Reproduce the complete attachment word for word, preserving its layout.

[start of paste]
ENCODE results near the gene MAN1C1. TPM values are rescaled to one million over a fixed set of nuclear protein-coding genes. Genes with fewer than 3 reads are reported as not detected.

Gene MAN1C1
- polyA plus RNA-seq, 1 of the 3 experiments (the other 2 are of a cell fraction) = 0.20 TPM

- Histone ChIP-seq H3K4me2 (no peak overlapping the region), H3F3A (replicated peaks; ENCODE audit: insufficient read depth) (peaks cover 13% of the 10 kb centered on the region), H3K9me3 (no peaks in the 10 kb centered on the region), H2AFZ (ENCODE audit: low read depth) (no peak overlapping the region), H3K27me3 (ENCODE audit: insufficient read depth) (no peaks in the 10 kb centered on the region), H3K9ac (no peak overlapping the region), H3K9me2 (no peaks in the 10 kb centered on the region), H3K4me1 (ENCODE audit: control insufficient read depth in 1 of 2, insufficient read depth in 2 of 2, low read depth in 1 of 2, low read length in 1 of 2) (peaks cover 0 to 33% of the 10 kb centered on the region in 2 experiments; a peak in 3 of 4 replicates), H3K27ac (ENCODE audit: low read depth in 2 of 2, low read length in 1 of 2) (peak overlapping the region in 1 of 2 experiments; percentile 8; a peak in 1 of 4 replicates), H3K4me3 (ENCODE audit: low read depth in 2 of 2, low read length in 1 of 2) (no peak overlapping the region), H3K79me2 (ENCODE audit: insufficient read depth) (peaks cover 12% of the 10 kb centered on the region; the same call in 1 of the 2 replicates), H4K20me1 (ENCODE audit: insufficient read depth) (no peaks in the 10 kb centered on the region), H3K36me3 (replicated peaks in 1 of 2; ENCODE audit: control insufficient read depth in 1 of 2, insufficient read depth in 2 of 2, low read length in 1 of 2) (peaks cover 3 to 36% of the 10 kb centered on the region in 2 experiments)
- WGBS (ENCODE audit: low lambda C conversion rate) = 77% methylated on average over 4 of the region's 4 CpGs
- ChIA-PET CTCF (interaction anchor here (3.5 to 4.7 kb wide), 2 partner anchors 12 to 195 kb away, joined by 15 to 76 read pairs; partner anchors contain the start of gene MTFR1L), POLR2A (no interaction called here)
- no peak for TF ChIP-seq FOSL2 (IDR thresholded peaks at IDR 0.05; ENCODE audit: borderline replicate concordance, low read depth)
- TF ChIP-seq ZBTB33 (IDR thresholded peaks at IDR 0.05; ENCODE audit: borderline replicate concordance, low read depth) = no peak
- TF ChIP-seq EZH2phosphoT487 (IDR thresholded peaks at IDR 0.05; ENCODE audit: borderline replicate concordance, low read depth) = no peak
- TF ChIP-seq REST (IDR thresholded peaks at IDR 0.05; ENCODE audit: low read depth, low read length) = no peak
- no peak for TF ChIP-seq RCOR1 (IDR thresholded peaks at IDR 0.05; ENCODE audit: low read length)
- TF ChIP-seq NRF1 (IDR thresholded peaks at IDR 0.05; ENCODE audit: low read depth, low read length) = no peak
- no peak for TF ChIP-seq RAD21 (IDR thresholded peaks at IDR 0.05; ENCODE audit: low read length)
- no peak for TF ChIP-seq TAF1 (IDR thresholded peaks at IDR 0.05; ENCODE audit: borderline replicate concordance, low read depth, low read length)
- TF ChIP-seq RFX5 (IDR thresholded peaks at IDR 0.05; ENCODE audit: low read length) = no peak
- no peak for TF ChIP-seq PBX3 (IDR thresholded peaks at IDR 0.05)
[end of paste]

ENCODE results near the gene MAN1C1. TPM values are rescaled to one million over a fixed set of nuclear protein-coding genes. Genes with fewer than 3 reads are reported as not detected.

Gene MAN1C1
- polyA plus RNA-seq, 1 of the 3 experiments (the other 2 are of a cell fraction) = 0.20 TPM

- Histone ChIP-seq H3K4me2 (no peak overlapping the region), H3F3A (replicated peaks; ENCODE audit: insufficient read depth) (peaks cover 13% of the 10 kb centered on the region), H3K9me3 (no peaks in the 10 kb centered on the region), H2AFZ (ENCODE audit: low read depth) (no peak overlapping the region), H3K27me3 (ENCODE audit: insufficient read depth) (no peaks in the 10 kb centered on the region), H3K9ac (no peak overlapping the region), H3K9me2 (no peaks in the 10 kb centered on the region), H3K4me1 (ENCODE audit: control insufficient read depth in 1 of 2, insufficient read depth in 2 of 2, low read depth in 1 of 2, low read length in 1 of 2) (peaks cover 0 to 33% of the 10 kb centered on the region in 2 experiments; a peak in 3 of 4 replicates), H3K27ac (ENCODE audit: low read depth in 2 of 2, low read length in 1 of 2) (peak overlapping the region in 1 of 2 experiments; percentile 8; a peak in 1 of 4 replicates), H3K4me3 (ENCODE audit: low read depth in 2 of 2, low read length in 1 of 2) (no peak overlapping the region), H3K79me2 (ENCODE audit: insufficient read depth) (peaks cover 12% of the 10 kb centered on the region; the same call in 1 of the 2 replicates), H4K20me1 (ENCODE audit: insufficient read depth) (no peaks in the 10 kb centered on the region), H3K36me3 (replicated peaks in 1 of 2; ENCODE audit: control insufficient read depth in 1 of 2, insufficient read depth in 2 of 2, low read length in 1 of 2) (peaks cover 3 to 36% of the 10 kb centered on the region in 2 experiments)
- WGBS (ENCODE audit: low lambda C conversion rate) = 77% methylated on average over 4 of the region's 4 CpGs
- ChIA-PET CTCF (interaction anchor here (3.5 to 4.7 kb wide), 2 partner anchors 12 to 195 kb away, joined by 15 to 76 read pairs; partner anchors contain the start of gene MTFR1L), POLR2A (no interaction called here)
- no peak for TF ChIP-seq FOSL2 (IDR thresholded peaks at IDR 0.05; ENCODE audit: borderline replicate concordance, low read depth)
- TF ChIP-seq ZBTB33 (IDR thresholded peaks at IDR 0.05; ENCODE audit: borderline replicate concordance, low read depth) = no peak
- TF ChIP-seq EZH2phosphoT487 (IDR thresholded peaks at IDR 0.05; ENCODE audit: borderline replicate concordance, low read depth) = no peak
- TF ChIP-seq REST (IDR thresholded peaks at IDR 0.05; ENCODE audit: low read depth, low read length) = no peak
- no peak for TF ChIP-seq RCOR1 (IDR thresholded peaks at IDR 0.05; ENCODE audit: low read length)
- TF ChIP-seq NRF1 (IDR thresholded peaks at IDR 0.05; ENCODE audit: low read depth, low read length) = no peak
- no peak for TF ChIP-seq RAD21 (IDR thresholded peaks at IDR 0.05; ENCODE audit: low read length)
- no peak for TF ChIP-seq TAF1 (IDR thresholded peaks at IDR 0.05; ENCODE audit: borderline replicate concordance, low read depth, low read length)
- TF ChIP-seq RFX5 (IDR thresholded peaks at IDR 0.05; ENCODE audit: low read length) = no peak
- no peak for TF ChIP-seq PBX3 (IDR thresholded peaks at IDR 0.05)